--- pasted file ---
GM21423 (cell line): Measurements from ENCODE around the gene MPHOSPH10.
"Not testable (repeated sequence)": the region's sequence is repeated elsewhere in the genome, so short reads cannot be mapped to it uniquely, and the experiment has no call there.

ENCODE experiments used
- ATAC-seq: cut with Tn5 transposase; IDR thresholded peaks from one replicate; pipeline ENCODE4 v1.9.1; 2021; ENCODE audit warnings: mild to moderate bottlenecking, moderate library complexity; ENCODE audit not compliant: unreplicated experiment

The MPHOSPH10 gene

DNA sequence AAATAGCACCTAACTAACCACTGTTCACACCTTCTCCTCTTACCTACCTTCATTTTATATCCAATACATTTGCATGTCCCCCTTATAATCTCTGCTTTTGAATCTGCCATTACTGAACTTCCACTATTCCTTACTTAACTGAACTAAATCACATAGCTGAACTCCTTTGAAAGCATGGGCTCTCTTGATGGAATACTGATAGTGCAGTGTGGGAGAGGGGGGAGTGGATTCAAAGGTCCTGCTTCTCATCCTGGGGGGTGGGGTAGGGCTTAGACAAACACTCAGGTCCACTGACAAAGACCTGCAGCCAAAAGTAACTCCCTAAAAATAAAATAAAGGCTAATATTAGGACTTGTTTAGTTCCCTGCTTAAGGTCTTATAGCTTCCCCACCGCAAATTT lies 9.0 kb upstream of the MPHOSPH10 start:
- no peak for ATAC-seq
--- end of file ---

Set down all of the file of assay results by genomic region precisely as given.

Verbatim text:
GM21423 (cell line): Measurements from ENCODE around the gene MPHOSPH10.
"Not testable (repeated sequence)": the region's sequence is repeated elsewhere in the genome, so short reads cannot be mapped to it uniquely, and the experiment has no call there.

ENCODE experiments used
- ATAC-seq: cut with Tn5 transposase; IDR thresholded peaks from one replicate; pipeline ENCODE4 v1.9.1; 2021; ENCODE audit warnings: mild to moderate bottlenecking, moderate library complexity; ENCODE audit not compliant: unreplicated experiment

The MPHOSPH10 gene

DNA sequence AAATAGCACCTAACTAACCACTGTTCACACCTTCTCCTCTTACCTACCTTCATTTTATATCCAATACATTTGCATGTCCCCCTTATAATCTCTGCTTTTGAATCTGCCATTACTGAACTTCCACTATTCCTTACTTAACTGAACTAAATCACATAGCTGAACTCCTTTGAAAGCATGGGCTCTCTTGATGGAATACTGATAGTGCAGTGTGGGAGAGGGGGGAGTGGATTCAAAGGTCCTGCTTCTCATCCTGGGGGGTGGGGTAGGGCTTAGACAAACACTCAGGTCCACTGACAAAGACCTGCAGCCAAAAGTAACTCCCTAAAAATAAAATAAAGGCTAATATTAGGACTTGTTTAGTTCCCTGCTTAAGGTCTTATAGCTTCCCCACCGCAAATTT lies 9.0 kb upstream of the MPHOSPH10 start:
- no peak for ATAC-seq